Chair seat?
 
 

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Chair seat?

This is a discussion on Chair seat? within the Horse Riding forums, part of the Riding Horses category
  • Chair seat vs fork seat horseback
  • Chair seat refers to for riding

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    11-14-2012, 07:29 PM
  #1
Weanling
Chair seat?

I was watching a Western Dressage video, and one of the comments was that the rider has a 'chair seat.' What exactly is a chair seat? I've heard it a few times before but I never really knew what it meant.
Thanks!
     
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    11-14-2012, 07:47 PM
  #2
Trained
The ideal rider position is to have the shoulder, hip and heel aligned, so that if the horse were to suddenly disapear from under you, you would land on the ground perfectly balanced.

A chair seat occurs when the riders legs (heels) are pushed forward in front of their hip and seat bones, which usually is tied in with the rider also leaning backwards to compensate for the lack of balance in this position.
It's not a great habit to have, as you lose your driving seat, you cannot apply any kind of effective seat aid including half halts, and you are forcing more weight down onto the horse's back than your need to.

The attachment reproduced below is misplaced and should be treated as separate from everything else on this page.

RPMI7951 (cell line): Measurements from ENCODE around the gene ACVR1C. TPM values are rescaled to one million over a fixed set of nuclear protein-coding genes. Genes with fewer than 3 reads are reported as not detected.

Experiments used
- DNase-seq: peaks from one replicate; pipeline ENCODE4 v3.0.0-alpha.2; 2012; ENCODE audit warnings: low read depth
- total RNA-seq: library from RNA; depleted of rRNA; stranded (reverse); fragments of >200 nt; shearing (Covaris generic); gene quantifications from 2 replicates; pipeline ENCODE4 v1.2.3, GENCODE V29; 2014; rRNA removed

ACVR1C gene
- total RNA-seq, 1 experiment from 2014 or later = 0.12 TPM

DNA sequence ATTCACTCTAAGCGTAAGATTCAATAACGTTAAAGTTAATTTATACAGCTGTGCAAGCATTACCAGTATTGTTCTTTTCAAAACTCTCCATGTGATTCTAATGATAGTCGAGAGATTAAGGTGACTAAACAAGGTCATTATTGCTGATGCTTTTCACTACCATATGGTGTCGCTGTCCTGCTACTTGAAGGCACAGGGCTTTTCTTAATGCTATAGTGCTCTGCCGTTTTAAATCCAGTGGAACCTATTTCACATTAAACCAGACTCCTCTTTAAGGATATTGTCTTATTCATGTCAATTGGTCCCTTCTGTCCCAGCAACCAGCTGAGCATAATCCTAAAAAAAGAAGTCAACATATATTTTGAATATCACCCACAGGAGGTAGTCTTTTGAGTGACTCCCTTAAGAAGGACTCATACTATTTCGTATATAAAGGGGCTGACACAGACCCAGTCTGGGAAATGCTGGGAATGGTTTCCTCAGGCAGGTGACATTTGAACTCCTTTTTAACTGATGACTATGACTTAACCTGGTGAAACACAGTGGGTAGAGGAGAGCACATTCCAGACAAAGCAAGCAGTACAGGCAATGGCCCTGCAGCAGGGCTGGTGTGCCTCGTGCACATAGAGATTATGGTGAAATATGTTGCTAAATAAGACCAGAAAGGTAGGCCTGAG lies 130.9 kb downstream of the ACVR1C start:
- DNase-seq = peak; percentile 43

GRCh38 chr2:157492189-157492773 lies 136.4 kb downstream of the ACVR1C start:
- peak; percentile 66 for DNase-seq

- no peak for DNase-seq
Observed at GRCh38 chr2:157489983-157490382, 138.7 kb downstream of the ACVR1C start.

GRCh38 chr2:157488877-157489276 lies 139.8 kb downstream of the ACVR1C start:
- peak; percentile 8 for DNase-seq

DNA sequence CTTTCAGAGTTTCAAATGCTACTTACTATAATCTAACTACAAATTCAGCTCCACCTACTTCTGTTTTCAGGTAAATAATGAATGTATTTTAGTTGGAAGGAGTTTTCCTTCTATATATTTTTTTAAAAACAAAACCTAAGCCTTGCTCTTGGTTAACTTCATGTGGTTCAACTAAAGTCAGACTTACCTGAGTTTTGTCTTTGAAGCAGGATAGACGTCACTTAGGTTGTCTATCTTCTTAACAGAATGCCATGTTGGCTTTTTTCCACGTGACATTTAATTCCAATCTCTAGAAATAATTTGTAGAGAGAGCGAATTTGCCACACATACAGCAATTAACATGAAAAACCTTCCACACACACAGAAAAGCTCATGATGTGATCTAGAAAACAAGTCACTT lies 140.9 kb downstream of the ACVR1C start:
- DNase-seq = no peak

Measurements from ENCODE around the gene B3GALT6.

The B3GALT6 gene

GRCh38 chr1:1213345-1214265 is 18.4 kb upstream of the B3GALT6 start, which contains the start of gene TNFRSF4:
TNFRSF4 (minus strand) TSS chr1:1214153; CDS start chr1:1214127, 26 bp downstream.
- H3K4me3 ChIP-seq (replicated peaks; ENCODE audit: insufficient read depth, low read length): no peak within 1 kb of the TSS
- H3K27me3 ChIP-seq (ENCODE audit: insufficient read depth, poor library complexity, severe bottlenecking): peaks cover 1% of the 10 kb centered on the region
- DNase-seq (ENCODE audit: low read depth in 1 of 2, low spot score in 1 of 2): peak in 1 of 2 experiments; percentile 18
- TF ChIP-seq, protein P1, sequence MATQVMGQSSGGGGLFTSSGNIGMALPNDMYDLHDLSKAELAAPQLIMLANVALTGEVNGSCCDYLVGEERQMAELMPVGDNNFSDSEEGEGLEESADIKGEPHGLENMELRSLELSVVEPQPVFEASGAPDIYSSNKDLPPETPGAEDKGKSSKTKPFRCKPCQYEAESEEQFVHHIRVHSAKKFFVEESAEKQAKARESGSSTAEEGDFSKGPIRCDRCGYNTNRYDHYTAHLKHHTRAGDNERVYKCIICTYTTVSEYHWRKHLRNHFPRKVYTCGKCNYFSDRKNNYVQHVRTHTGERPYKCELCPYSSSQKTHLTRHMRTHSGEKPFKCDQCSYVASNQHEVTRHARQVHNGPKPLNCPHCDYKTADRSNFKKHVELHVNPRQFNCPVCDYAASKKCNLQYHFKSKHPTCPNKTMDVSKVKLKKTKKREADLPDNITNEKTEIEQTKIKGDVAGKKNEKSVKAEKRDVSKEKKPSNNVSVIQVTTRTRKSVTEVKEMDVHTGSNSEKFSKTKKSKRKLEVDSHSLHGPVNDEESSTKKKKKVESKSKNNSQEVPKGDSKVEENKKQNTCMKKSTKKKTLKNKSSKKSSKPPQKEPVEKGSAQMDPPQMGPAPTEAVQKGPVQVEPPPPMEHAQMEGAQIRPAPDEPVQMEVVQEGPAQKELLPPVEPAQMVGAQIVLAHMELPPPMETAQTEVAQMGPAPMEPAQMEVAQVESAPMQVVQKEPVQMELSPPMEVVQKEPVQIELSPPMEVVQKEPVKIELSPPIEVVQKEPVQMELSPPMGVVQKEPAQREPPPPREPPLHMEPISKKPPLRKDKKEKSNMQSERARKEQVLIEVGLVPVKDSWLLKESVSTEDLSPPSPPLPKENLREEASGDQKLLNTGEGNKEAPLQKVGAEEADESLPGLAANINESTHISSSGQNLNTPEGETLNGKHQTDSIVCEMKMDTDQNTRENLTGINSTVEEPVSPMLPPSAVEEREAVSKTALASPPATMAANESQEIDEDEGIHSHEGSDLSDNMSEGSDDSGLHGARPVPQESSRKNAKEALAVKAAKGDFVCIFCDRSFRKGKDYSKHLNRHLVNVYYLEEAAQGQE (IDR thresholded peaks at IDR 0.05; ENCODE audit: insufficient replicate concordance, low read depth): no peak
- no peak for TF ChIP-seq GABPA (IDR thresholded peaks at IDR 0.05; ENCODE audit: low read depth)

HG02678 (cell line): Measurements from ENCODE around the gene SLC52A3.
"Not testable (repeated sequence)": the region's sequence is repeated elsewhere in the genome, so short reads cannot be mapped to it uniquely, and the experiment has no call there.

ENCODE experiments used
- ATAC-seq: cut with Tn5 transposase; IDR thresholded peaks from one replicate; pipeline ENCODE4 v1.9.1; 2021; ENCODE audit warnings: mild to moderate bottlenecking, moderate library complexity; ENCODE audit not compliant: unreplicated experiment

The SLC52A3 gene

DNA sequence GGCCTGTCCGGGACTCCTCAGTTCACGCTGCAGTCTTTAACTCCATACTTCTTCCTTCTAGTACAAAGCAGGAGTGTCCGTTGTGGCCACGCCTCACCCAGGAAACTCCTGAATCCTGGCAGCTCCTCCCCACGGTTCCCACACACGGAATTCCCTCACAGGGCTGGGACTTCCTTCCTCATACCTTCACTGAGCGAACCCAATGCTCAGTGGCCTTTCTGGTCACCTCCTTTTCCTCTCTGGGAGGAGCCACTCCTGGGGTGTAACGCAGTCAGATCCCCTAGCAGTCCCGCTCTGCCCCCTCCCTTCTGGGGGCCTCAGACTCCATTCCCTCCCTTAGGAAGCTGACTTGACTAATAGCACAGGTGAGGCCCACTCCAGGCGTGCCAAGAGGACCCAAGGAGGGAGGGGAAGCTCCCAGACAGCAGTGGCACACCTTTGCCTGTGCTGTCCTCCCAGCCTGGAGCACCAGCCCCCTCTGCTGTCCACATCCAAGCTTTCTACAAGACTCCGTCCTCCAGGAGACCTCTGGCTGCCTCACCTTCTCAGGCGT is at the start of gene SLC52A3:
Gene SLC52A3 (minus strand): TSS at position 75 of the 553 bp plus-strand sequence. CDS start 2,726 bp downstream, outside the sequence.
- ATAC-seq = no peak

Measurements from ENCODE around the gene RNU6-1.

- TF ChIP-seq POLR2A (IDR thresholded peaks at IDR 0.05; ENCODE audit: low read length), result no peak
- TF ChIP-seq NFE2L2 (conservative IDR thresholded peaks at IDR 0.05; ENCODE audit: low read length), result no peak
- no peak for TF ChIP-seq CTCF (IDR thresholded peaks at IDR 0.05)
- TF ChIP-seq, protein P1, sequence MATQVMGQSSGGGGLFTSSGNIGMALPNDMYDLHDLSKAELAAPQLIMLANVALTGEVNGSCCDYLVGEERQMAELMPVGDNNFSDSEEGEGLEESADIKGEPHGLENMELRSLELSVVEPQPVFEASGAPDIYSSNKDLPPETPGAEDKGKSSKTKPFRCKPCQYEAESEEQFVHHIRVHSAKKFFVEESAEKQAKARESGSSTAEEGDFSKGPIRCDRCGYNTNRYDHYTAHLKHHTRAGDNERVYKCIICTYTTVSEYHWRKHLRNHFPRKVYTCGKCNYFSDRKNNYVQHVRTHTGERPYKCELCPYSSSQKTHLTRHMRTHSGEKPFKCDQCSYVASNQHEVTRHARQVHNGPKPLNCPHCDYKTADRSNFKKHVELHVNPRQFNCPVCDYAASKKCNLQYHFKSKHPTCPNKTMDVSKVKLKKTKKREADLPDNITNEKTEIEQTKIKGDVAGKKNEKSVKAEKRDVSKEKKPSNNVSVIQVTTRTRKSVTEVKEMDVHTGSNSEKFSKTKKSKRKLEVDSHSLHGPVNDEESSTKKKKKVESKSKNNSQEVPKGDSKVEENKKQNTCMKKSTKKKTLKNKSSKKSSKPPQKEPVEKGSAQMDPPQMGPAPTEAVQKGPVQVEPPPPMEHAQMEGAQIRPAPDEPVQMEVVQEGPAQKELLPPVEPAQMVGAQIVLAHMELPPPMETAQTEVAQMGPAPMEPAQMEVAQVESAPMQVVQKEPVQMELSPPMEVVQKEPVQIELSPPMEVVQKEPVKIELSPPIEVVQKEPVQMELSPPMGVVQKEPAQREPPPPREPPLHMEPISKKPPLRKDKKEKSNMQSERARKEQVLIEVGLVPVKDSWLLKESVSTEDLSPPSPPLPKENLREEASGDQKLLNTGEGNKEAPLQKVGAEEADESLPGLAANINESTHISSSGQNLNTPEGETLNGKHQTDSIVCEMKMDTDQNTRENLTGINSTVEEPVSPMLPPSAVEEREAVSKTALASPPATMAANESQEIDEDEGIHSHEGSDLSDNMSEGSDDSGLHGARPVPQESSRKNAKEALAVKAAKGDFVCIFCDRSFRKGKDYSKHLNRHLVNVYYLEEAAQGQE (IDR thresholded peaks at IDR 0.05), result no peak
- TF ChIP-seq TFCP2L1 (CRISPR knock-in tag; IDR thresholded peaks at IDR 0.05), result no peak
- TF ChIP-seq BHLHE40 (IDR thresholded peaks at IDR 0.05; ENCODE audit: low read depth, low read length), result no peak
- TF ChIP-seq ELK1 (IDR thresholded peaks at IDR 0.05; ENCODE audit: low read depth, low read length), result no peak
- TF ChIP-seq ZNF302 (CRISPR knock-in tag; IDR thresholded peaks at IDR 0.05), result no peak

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    11-14-2012, 08:02 PM
  #3
Trained
A chair seat is when you're sitting in the horse in such a way that you look like you're sitting in a chair. Thighs forward, knees bent at around 90 degrees.
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    11-14-2012, 09:14 PM
  #4
Trained
I'll disagree with Kayty here, although it is something I just thought about this week. Look at the photo below:



Historical note - the rider there was later killed in a gunfight in a saloon. Don't know if he took offense to someone calling his riding a chair seat or not.

But while his heels are forward of his hips, that is NOT how someone looks sitting in a chair. Now compare my youngest daughter and I:



She has a chair seat. Her thighs are almost parallel to the ground, like sitting in a chair. In her case, it is caused by her insisting on riding a saddle that is too big for her. My heels are a bit in front of my hip, but my thighs are about as vertical as the saddle will permit (and parallel to the poleys).

There are a couple of important differences. When your thighs are parallel to the ground, you aren't using them to glue you to your horse. They are mostly sitting on top of the horse, like a piece of luggage. They also mean your center of gravity is higher, and the higher your CG, the easier it is for a fast turn to dump you. If your horse needs to spin, your legs are getting in the way, and your weight is like being in a chair spinning around with your legs out instead of in - you spin faster and better if your weight is carried in a vertical line.